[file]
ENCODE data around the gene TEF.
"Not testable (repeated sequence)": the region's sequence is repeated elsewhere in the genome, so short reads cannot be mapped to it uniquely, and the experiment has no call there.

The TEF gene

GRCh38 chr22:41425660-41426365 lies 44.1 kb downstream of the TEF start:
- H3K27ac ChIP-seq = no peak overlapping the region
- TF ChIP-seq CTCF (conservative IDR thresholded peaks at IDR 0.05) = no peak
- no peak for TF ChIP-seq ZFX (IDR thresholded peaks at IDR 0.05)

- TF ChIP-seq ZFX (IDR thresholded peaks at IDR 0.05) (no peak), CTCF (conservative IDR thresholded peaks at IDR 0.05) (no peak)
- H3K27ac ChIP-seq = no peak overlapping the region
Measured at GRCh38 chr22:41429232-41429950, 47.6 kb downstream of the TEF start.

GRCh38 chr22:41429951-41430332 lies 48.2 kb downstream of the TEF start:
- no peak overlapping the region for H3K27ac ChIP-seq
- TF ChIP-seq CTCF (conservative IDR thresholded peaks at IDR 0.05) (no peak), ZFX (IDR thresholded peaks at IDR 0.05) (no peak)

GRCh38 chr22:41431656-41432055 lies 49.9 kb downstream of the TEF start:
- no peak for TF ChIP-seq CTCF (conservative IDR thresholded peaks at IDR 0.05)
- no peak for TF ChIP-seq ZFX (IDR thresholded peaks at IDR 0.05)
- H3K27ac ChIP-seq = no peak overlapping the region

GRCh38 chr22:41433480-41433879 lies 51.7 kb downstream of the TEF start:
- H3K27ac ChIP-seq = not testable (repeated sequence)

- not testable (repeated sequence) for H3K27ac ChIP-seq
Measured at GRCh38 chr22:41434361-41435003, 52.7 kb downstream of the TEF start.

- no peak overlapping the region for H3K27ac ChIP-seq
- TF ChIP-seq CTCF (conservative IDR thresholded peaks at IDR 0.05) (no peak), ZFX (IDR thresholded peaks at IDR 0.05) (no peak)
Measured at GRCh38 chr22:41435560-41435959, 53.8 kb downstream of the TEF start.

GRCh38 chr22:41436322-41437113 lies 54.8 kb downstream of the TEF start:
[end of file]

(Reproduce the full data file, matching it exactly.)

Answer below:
ENCODE data around the gene TEF.
"Not testable (repeated sequence)": the region's sequence is repeated elsewhere in the genome, so short reads cannot be mapped to it uniquely, and the experiment has no call there.

The TEF gene

GRCh38 chr22:41425660-41426365 lies 44.1 kb downstream of the TEF start:
- H3K27ac ChIP-seq = no peak overlapping the region
- TF ChIP-seq CTCF (conservative IDR thresholded peaks at IDR 0.05) = no peak
- no peak for TF ChIP-seq ZFX (IDR thresholded peaks at IDR 0.05)

- TF ChIP-seq ZFX (IDR thresholded peaks at IDR 0.05) (no peak), CTCF (conservative IDR thresholded peaks at IDR 0.05) (no peak)
- H3K27ac ChIP-seq = no peak overlapping the region
Measured at GRCh38 chr22:41429232-41429950, 47.6 kb downstream of the TEF start.

GRCh38 chr22:41429951-41430332 lies 48.2 kb downstream of the TEF start:
- no peak overlapping the region for H3K27ac ChIP-seq
- TF ChIP-seq CTCF (conservative IDR thresholded peaks at IDR 0.05) (no peak), ZFX (IDR thresholded peaks at IDR 0.05) (no peak)

GRCh38 chr22:41431656-41432055 lies 49.9 kb downstream of the TEF start:
- no peak for TF ChIP-seq CTCF (conservative IDR thresholded peaks at IDR 0.05)
- no peak for TF ChIP-seq ZFX (IDR thresholded peaks at IDR 0.05)
- H3K27ac ChIP-seq = no peak overlapping the region

GRCh38 chr22:41433480-41433879 lies 51.7 kb downstream of the TEF start:
- H3K27ac ChIP-seq = not testable (repeated sequence)

- not testable (repeated sequence) for H3K27ac ChIP-seq
Measured at GRCh38 chr22:41434361-41435003, 52.7 kb downstream of the TEF start.

- no peak overlapping the region for H3K27ac ChIP-seq
- TF ChIP-seq CTCF (conservative IDR thresholded peaks at IDR 0.05) (no peak), ZFX (IDR thresholded peaks at IDR 0.05) (no peak)
Measured at GRCh38 chr22:41435560-41435959, 53.8 kb downstream of the TEF start.

GRCh38 chr22:41436322-41437113 lies 54.8 kb downstream of the TEF start: